Ben Rattray knows that revolution does not always happen spontaneously.
The 31-year-old entrepreneur rattles off a list of populist actions over the past year: the consumer revolts against Bank of America’s and Verizon’s unpopular fees, a drive to enlist the San Francisco Giants to speak out against anti-gay bullying, a petition forcing the South African government to address the rape of lesbians. Each campaign won thousands of supporters, inflamed public opinion, and drew the ire of corporate executives and political leaders.
But these were not impromptu rebellions that chanced upon success. They were carefully nurtured by Rattray’s fledgling company, a social media site called Change.org that has emerged as one of the most influential channels for activism in the country.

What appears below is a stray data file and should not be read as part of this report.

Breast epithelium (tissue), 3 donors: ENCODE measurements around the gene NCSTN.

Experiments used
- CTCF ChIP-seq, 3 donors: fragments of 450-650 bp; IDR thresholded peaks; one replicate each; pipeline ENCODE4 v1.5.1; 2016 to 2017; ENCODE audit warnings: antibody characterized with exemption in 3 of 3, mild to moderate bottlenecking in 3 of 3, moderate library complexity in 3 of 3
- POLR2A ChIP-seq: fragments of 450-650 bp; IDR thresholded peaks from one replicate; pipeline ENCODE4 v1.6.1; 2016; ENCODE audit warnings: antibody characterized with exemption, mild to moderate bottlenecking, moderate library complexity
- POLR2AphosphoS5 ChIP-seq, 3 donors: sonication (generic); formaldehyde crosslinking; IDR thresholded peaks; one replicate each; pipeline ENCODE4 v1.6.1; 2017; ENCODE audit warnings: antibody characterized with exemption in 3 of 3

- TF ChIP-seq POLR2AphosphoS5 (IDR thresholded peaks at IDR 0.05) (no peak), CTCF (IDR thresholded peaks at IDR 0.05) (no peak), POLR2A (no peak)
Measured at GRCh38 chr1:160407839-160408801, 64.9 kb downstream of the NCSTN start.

“We’re in the business of amplifying,” Rattray said in an interview. “We’re trying to change the balance of power between individuals and large organizations.”
Rattray said his firm is profitable and hopes to bring in tens of millions of dollars in annual revenue within a few years. It makes money by running campaigns for advocacy groups such as Amnesty International in exchange for a fee. Ordinary users can create an online petition for free.